Addressing a problem of global proportions, it’s no wonder the #MeToo movement has spread quickly to other countries. In the United Kingdom, France, Spain, Italy, India, Africa, and the Middle East—creative variations of the #MeToo hashtag have caught on and in some cases caused the downfall of men in power such as British Defense Secretary Michael Fallon.
But the successes of #MeToo have been met with plenty of resistance, even giving birth to the hashtag #GoneTooFar. A Bucknell poll in 2018 revealed that Americans are deeply divided about the impact of the #MeToo movement, with 41 percent believing that it was “just about right” vs. 40 percent believing that it had “gone too far.” Many people believe that the #MeToo movement has gone too far in creating a culture where men are publicly shamed and presumed guilty until proven innocent. It can also create an environment where men are increasingly wary of women and more likely to exclude women from social and mentoring opportunities because they fear the consequences of sexual harassment accusations. We can hear echoes of this sentiment in one of the last lines of Brett Kavanaugh’s opening statement: “I ask you to judge me by the standard that you would want applied to your father, your husband, your brother or your son.”
From state capitols to the technology companies of Silicon Valley, men are becoming reluctant to meet behind closed doors with women and thinking of segregating themselves. The counter narrative was especially poignant in France, where the actress Catherine Deneuve published an open letter with over 100 other notable French women in the arts denouncing the #MeToo movement for infantilizing women and denying their sexual power. They argued that seduction is a sexual freedom and that women could discern between sexual aggression and an awkward pickup. Have we empowered women so much with the #MeToo movement that we are now persecuting men? Who is really the victim here and who should decide the fate of the men accused?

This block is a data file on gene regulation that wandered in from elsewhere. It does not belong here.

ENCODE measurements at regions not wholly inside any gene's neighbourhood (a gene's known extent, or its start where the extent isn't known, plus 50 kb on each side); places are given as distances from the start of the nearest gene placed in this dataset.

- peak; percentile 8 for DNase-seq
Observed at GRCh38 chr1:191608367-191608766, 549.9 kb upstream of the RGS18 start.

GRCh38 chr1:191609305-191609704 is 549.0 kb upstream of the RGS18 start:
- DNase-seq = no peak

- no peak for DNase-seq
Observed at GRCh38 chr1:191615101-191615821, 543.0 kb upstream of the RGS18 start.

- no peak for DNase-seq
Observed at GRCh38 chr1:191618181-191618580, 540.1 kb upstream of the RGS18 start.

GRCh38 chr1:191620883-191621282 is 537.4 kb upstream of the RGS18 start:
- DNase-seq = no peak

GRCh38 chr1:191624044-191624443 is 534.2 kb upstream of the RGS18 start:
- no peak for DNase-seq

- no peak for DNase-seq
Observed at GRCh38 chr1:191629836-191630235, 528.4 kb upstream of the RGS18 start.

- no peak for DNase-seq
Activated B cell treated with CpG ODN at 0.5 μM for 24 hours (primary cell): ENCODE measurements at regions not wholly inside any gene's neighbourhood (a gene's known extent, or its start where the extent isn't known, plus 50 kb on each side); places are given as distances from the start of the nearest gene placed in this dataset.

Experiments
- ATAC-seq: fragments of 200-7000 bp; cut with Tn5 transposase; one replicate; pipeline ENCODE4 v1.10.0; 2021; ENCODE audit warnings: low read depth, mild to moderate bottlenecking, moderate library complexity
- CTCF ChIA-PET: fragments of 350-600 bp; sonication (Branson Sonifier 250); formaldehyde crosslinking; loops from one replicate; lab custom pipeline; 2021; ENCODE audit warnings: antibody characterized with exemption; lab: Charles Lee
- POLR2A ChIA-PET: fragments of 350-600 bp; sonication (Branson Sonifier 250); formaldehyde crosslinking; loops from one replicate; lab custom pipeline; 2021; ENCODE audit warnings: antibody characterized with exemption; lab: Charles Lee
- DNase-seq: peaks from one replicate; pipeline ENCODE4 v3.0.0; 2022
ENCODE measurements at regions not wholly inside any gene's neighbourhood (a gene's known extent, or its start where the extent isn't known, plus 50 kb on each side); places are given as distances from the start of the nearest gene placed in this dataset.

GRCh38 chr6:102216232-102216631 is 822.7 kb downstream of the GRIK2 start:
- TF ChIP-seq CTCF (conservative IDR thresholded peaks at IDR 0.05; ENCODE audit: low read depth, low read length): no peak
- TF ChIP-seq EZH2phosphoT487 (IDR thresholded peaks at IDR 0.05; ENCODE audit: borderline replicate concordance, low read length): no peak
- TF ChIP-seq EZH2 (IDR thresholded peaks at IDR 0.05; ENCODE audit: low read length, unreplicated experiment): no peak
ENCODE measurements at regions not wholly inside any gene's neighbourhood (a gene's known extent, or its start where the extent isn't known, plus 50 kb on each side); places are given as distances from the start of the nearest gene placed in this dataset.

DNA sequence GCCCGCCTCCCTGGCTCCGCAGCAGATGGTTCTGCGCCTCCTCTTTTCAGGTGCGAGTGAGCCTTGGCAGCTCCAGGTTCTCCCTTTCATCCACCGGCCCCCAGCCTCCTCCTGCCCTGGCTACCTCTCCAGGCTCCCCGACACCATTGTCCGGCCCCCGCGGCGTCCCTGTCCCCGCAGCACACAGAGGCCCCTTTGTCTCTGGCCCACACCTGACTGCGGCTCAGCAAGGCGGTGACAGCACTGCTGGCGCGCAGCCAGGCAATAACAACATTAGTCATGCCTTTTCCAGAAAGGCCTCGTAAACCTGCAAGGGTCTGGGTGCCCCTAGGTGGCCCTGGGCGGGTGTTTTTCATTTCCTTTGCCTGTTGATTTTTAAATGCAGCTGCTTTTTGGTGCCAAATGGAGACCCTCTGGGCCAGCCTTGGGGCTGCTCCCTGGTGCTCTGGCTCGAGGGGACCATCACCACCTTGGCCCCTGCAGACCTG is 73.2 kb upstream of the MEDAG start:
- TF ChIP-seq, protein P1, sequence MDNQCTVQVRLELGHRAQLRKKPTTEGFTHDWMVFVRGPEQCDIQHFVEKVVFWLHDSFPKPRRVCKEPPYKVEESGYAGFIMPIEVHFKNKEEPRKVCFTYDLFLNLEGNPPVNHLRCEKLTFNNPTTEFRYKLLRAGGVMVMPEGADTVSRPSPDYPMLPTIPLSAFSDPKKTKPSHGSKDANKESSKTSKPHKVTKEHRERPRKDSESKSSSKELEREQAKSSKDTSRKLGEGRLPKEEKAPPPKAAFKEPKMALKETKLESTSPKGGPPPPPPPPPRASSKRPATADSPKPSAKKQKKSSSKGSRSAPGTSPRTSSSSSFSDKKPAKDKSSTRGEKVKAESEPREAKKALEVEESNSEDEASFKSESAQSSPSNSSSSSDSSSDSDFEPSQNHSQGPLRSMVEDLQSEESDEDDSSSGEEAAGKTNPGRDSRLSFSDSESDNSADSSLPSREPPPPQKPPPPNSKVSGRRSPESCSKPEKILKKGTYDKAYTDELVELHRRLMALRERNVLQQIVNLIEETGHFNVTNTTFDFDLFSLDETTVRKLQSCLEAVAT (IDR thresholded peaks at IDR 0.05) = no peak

The moment of reckoning for Brett Kavanaugh and #MeToo
The question now becomes whether there has been real change in our culture. The current #MeToo narratives and counter narratives are reflected clearly in the partisan atmosphere that permeates American politics. Twenty-seven years ago, Anita Hill made her allegations about the sexual harassment she endured from then-Supreme Court nominee Clarence Thomas in an eerily similar “moment.” In the end, he was confirmed in spite of her testimony. Will Judge Kavanaugh be confirmed for the Supreme Court? Will more women be inspired to speak up after hearing Dr. Ford’s testimony? Will a new generation of young men who have grown up watching the #MeToo movement unfold think differently about their relationship with women. Or will there be a “chilling effect” in offices, schools, and boardrooms across the country as men react defensively? Is this the “cultural moment” that women everywhere have been waiting for?
To learn more: Tarana Burke, founder of the #MeToo movement, will be speaking at UAB on Tuesday, Oct. 9, 2018 at the Alys Stephens Center.
Dianna Bai is a writer based in Birmingham, AL. She has held writing roles at the National Democratic Institute, Ashoka, and various Silicon Valley startups. A former Fulbright scholar, Dianna received her B.A. in International Relations from Stanford University and M.A. in International Relations from Johns Hopkins SAIS.